Since you last shared my story, some things have happened…
January I was fitted with a clear scleral shell, the process for fitting and obtaining the scleral shell is pretty much the same as the prosthetic fitting for someone who had an evisceration or enucleation. However, there is a “getting used to it” period. Once you get through this period of about 3 weeks, you go back and get your custom-painted scleral shell. During this period you would wear the shell for 2 hours the first day and then increase the time by 2 hours each day until you can wear it all day.
Unfortunately for me, the damage to my eye, multiple surgeries, or something else was causing my eye to get soooooo irritated every time I tried to wear it. I could only wear it for about 20 minutes, then my eye would start turning red, tearing up, and my good eye would become so sensitive to the light that I couldn’t even open it no matter how dim the lights were. I had gone back to the ocularist
A hand full of time to have it adjusted, and a new impression is taken. After about 2 months of back and forth, I’ve given up on it for now.
At the beginning of April, I was at work and started feeling this intense pain in my damaged eye, as well as a horrible headache and nausea. It was so bad that I couldn’t even function, and the anesthesiologist and surgeon I was working with recommended that I leave and go to the Emergency Dept. One thing that my retina specialist had told me before was, not to go to the emergency room, but rather call his office first. So as soon as I got out of work I called the office and explained what was going on and they were able to get me in right away. The medical assistant did the usual eye tests and took my eye pressure, my normal pressure was usually 6, and when she took it it was 45. I knew something was wrong! They had me take a Diamox medication and put my head between my legs. The Dr came in and told me that I have
What’s called acute angle closure. Because of the silicone oil that is in my eye to keep my retina push up against the back of my eye, it was migrating to the front of my eye and blocking off the drainage area between the front and back of the eye. So fluid was building up in the front of my eye. The Dr. also prescribed some glaucoma drops, and at my follow-up appt the next day I was scheduled for surgery to remove the oil from my eye. Glaucoma is a risk of having silicone oil in the eye. On April 18th I went in for the silicone oil removal, during the surgery the surgeon removed the oil and had hoped to just put expanding gas back in, but there were some areas where my retina was getting fluid under it, so she just put new silicone oil in. In addition to replacing the oil, she also did an iridotomy, which is a small hole in my iris, to allow fluid to more easily pass between the front and back of the eye, and hopefully not have any more acute angle closures,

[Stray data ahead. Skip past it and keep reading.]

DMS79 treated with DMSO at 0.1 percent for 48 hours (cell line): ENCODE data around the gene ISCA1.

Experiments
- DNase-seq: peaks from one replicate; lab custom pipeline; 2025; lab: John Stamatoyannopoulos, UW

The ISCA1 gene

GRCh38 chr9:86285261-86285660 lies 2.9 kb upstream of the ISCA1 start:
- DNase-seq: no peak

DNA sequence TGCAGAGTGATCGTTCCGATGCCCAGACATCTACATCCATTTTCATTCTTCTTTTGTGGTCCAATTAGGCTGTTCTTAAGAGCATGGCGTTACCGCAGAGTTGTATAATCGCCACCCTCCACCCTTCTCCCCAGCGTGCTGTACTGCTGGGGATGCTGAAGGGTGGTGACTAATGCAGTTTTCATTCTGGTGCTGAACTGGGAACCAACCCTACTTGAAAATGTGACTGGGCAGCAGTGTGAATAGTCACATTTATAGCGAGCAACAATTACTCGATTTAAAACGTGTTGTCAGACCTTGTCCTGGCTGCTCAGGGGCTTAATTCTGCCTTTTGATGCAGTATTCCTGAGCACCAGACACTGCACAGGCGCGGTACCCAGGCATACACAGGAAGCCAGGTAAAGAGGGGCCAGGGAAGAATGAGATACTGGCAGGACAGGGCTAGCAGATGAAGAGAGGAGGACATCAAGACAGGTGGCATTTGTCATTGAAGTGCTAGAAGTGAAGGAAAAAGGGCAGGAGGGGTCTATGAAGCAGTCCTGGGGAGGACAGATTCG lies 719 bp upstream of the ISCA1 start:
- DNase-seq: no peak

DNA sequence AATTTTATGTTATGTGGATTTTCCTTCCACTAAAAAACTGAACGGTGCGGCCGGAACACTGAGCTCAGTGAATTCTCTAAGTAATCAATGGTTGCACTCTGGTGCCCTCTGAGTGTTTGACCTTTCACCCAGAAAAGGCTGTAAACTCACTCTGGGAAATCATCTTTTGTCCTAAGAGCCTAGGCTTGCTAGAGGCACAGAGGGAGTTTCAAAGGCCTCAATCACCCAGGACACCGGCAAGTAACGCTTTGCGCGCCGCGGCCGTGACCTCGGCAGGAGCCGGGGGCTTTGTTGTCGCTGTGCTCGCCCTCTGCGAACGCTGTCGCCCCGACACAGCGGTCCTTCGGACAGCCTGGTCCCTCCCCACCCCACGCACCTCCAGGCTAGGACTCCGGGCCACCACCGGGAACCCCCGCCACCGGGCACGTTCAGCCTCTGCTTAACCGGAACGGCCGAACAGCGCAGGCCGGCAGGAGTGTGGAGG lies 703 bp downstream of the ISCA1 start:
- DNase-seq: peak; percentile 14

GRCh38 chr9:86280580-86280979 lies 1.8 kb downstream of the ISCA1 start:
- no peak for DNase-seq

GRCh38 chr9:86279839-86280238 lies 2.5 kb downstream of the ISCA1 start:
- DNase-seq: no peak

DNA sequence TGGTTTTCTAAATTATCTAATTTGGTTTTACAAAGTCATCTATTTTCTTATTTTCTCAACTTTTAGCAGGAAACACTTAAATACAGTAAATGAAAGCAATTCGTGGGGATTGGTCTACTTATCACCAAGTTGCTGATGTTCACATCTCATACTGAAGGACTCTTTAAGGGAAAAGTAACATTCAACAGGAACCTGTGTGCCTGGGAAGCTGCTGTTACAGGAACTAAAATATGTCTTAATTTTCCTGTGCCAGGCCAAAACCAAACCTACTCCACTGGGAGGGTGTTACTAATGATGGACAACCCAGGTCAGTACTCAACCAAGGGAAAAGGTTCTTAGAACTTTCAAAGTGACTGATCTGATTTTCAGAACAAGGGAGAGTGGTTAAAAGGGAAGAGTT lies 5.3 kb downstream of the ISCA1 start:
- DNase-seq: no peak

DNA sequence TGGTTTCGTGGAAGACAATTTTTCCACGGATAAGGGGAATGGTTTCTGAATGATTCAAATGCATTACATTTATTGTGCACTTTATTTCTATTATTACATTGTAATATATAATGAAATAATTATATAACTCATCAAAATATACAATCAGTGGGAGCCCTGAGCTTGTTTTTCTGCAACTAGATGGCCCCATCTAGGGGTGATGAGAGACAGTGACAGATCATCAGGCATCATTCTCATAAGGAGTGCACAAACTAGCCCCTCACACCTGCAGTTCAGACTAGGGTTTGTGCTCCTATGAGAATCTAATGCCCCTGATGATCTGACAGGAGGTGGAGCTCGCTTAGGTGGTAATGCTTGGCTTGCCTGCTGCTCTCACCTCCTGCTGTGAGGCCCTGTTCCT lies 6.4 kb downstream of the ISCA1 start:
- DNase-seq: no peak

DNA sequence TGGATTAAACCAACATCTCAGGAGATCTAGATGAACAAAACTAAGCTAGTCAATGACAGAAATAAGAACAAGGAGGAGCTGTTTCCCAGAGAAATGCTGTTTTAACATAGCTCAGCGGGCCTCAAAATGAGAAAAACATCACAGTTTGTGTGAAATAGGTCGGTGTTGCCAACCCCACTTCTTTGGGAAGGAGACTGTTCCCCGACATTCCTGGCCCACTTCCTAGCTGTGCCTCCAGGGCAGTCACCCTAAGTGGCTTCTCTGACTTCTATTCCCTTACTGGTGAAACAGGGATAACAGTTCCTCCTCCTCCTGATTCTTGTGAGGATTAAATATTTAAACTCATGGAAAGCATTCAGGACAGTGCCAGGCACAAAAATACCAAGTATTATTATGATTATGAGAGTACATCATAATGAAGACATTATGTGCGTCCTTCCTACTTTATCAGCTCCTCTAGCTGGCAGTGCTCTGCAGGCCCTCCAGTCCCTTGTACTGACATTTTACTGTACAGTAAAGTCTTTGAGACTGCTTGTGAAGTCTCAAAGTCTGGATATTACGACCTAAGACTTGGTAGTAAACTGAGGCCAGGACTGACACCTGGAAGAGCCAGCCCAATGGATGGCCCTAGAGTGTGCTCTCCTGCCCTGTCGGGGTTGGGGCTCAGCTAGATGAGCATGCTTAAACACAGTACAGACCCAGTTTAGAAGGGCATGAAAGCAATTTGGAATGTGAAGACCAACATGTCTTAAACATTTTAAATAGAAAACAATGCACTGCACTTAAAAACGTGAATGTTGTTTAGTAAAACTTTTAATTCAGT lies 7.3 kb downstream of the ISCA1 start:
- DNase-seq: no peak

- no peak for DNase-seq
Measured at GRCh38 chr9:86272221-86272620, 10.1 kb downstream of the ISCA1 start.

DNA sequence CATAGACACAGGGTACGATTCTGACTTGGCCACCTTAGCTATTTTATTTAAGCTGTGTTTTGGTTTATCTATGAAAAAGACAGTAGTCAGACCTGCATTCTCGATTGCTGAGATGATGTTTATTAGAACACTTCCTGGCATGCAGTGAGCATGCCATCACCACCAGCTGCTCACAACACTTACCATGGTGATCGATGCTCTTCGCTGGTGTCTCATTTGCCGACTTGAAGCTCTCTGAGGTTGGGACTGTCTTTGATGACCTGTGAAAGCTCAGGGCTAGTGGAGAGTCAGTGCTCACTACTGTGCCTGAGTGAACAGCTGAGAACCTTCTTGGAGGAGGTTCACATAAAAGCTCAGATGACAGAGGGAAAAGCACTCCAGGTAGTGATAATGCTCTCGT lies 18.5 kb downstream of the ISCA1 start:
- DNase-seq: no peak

And also removed my lens. The silicone oil is damaging to the natural lens and causes to become cloudy and contact. So I no longer have a lens, not that I really used mine anyways…After the surgery I started experiencing lots of different flashes in my right eye (bad eye) that are like a strobe light, some are like black flashing blobs that come and go, and then there are the constant glitter flashes. I went back to the Dr, but she couldn’t see anything that could be causing what I’m describing, and thought it could be coming from my brain… fed up with it, I made an appointment with an ocular plastic surgeon.
In May I had my appointment with the ocular plastic surgeon to discuss my enophthalmos, and possible eye enucleation or evisceration. I explained to him that I hate that my eye is totally sunken in and uneven from the other, and I hate the flashing that I see constantly and would like to have it removed. We had a long conversation and while he didn’t say he wouldn’t
Do the evisceration, he wouldn’t recommend doing it at this time, because I can detect light in my bad eye, any sight is better than none…😒😩 I don’t think that he or my other retina Dr understands what i “see” each day. That perception of light is useless to me, and it’s just causing me more annoyance with the flashes than anything. So we discussed how he can repair the sunken uneven eye. He recommended an implant that goes under and behind the eye, to bring it up and move forward. He explained that even if we were to go forward with the evisceration, he didn’t think that there would be an implant that would be big enough to make my eye look symmetric to the other, so he would have to do the eye lifting implant surgery separate from the evisceration anyways. So we agreed to do the eye-lifting surgery first to see if that would give me the results I am looking for, and then we can discuss the evisceration if I’m still interested. So, I am scheduled for surgery on July 15,
I am hopeful that it will make my eyes more symmetrical and give me back my confidence.